Pre-order Traversal of a binary-tree in C++

The pre-order traversal algorithm is a traversal algorithm that visits the root node of the tree first, and then recursively visits the left and right subtrees for binary trees, or every other subtree for non-binary ones. In this blog post we’re going to see how the recursive pre-order traversal works. An iterative method is also possible with the use of a stack but I find the recursive method more intuitive, plus if you’re not yet familiar with recursive functions, then recursive tree traversal algorithms is a very nice place to start. To demonstrate the algorithm we are going to print the values of a tree in a pre-order fashion.

Every node in our Binary Tree representation is described by the following struct:

We will be using integers for this example but of course a binary tree may contain whatever data type is needed. You can replace int data with char data or double data, or, even better, use Abstract Data Types and C++ templates. The left and right pointers point to the left and right subtree respectively.

The first thing the algorithm does is to check if the node passed to it is actually a valid node. If it isn’t, the algorithm stops and does nothing more. I know this may sound obvious but it’s vital to understanding the algorithm as you’ll see later in this post.
If the node is an existent one (not NULL) the value of the node gets printed and then the algorithm visits the left subtree followed by the right subtree. Notice that I’m not saying left node but left subtree, so after the root node gets printed the algorithm will visit the left subtree recursively and only after the left subtree has been dealt with, will the algorithm move on to the right subtree. And this is applied recursively to the subtrees of the subtrees and so on.

Ok, enough with theory. Recursive algorithms and especially tree traversal ones are best explained with the use of an example.
Let’s say we want to traverse the following tree:



Starting at the node we print the value 6 and then do a pre-order traversal of the left subtree. Only after we’re done with the left subtree will we move to traverse the right one.

Output up until now: 6

The algorithm visits the node with value 9, it’s not null so it prints the value to the output and then traverses the left subtree (the one starting with the value 2)

Output up until now: 6, 9

We’ve reached the node with value 2, the node is not a NULL one so we print the value and move to traverse the left subtree

Output up until now: 6, 9, 2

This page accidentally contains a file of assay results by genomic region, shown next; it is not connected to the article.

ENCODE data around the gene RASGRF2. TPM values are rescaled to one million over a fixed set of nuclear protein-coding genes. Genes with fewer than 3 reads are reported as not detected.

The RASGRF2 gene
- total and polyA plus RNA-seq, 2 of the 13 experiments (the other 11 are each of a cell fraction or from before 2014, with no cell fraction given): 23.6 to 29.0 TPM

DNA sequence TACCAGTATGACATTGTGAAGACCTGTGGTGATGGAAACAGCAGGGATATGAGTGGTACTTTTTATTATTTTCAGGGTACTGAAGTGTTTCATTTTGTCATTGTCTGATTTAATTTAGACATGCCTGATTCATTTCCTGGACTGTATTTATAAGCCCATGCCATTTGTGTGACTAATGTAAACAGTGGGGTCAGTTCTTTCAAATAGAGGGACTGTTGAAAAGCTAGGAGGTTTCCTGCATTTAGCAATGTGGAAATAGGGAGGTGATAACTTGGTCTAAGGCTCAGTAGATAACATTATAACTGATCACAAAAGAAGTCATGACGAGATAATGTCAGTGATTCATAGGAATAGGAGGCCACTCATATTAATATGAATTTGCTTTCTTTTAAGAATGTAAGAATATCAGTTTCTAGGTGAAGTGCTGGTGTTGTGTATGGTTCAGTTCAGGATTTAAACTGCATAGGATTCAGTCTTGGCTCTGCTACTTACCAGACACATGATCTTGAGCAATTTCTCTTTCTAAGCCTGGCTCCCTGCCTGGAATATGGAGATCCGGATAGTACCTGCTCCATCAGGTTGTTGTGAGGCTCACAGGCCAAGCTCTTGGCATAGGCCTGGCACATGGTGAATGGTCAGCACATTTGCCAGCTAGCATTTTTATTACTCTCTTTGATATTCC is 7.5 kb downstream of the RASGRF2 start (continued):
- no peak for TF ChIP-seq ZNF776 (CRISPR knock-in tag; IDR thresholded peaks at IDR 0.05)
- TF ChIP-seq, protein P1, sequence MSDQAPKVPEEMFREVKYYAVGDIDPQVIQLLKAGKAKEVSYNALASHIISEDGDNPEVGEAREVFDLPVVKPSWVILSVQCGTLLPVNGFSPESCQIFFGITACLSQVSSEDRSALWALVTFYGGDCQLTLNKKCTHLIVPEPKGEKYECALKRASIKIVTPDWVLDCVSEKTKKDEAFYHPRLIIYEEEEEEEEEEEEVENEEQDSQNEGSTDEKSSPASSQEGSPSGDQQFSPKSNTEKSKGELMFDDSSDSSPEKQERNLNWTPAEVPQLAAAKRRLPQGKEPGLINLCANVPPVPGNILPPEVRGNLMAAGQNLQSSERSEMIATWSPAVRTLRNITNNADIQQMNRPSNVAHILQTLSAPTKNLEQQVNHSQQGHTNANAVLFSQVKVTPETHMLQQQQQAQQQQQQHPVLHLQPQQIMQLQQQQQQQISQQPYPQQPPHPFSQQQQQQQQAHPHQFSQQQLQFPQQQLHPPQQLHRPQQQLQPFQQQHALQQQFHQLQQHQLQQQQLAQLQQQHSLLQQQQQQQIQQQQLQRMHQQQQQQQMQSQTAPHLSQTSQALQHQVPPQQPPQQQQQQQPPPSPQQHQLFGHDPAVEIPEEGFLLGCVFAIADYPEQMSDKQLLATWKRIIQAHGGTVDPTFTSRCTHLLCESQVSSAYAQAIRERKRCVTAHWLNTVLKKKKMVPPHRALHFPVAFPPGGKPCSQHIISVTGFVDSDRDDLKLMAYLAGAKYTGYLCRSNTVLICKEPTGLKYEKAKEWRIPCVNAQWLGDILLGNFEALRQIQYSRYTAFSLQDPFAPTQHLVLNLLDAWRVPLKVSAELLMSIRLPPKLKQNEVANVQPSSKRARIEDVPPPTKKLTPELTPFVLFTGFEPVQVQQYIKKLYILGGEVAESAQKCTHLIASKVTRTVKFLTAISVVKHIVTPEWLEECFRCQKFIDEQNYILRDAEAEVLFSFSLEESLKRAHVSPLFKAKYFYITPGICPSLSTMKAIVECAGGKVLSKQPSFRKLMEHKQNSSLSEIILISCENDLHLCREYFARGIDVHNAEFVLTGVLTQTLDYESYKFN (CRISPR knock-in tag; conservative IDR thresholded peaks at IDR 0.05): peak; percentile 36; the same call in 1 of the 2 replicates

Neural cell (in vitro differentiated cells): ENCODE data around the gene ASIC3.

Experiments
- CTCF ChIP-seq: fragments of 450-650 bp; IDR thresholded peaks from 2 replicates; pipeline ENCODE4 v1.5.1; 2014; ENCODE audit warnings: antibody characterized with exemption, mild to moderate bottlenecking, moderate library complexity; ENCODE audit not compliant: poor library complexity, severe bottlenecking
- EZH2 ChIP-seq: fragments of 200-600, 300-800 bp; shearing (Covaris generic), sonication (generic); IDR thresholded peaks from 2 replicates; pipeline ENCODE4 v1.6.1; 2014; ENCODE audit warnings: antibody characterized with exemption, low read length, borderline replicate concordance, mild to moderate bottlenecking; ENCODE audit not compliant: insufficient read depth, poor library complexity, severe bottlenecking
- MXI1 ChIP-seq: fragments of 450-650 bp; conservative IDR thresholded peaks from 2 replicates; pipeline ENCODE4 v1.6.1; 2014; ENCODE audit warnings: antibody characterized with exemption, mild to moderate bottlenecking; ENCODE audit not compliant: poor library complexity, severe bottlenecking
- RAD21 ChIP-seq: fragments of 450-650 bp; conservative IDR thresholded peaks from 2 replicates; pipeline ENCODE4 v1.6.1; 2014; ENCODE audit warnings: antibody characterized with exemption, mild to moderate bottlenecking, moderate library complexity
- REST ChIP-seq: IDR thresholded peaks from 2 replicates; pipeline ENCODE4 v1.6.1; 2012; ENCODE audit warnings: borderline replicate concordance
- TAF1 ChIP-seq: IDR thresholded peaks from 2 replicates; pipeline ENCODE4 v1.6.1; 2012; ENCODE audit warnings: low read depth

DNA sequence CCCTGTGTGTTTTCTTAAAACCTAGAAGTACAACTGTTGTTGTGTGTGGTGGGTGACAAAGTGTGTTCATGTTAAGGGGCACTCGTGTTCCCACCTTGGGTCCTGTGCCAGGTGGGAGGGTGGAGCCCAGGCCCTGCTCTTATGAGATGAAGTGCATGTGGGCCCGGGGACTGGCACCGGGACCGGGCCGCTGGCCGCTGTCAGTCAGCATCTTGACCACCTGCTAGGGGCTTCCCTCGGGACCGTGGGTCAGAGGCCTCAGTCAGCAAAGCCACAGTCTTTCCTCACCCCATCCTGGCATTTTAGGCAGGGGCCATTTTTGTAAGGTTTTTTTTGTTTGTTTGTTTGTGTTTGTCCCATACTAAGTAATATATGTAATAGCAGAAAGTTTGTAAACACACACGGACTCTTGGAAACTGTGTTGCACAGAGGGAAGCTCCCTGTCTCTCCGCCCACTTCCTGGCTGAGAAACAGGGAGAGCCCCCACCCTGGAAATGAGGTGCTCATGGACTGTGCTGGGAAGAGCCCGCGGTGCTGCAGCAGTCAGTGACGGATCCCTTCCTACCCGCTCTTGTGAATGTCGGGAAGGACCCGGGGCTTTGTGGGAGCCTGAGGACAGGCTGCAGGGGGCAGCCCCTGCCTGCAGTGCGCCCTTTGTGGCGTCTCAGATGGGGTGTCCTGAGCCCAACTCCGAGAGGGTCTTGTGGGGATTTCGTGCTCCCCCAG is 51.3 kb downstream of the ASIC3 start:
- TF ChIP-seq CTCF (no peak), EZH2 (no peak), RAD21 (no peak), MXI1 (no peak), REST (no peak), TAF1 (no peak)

The left subtree of node 2 is non-existent!. We’ve passed NULL to our algorithm so it will stop. There is nothing more in the left subtree so the algorithm will now visit the right subtree. What subtree? The one on the right of node 2. But that’s non-existent too. So the algorithm is done with the subtree starting at node 2 so it goes back to node 9. The traversal of this node’s left subtree is over so the algorithm will visit its right subtree, namely node 5

Output up until now: 6, 9, 2, 5

Node 5 does not have any child nodes so we’re back at node 6, the root of the tree. Now it’s time to explore the right subtree. The algorithm goes to node 4, prints it and moves to its left subtree

Output up until now: 6, 9, 2, 5, 4

Node 5 does not have a left sub tree, nothing to do here, back to 4. Time to search the right subtree. The root of the right subtree is 8, the algorithm prints it

Output up until now: 6, 9, 2, 5, 4, 8

No left, or right subtree for node 8, back to node 4. We’ve visited both subtrees of node 4, so back to node 6. Same thing here, so we’re done. We’ve traversed the whole tree.

Now let’s see how this translates into code:

As we’ve seen earlier in this post, the algorithm stops if the given root is NULL. If the node is not NULL the algorithm immediately prints the data and then moves on to do the same for the left and right subtree. That’s it! It’s actually simple.

A variation of the algorithm that actually results into a smaller call stack size, checks the left and right subtrees before traversing:

The check for NULL takes place in both algorithms so the second one is a very minor optimization because of the fewer function calls. However the first algorithm seems cleaner and easier for beginners to grasp.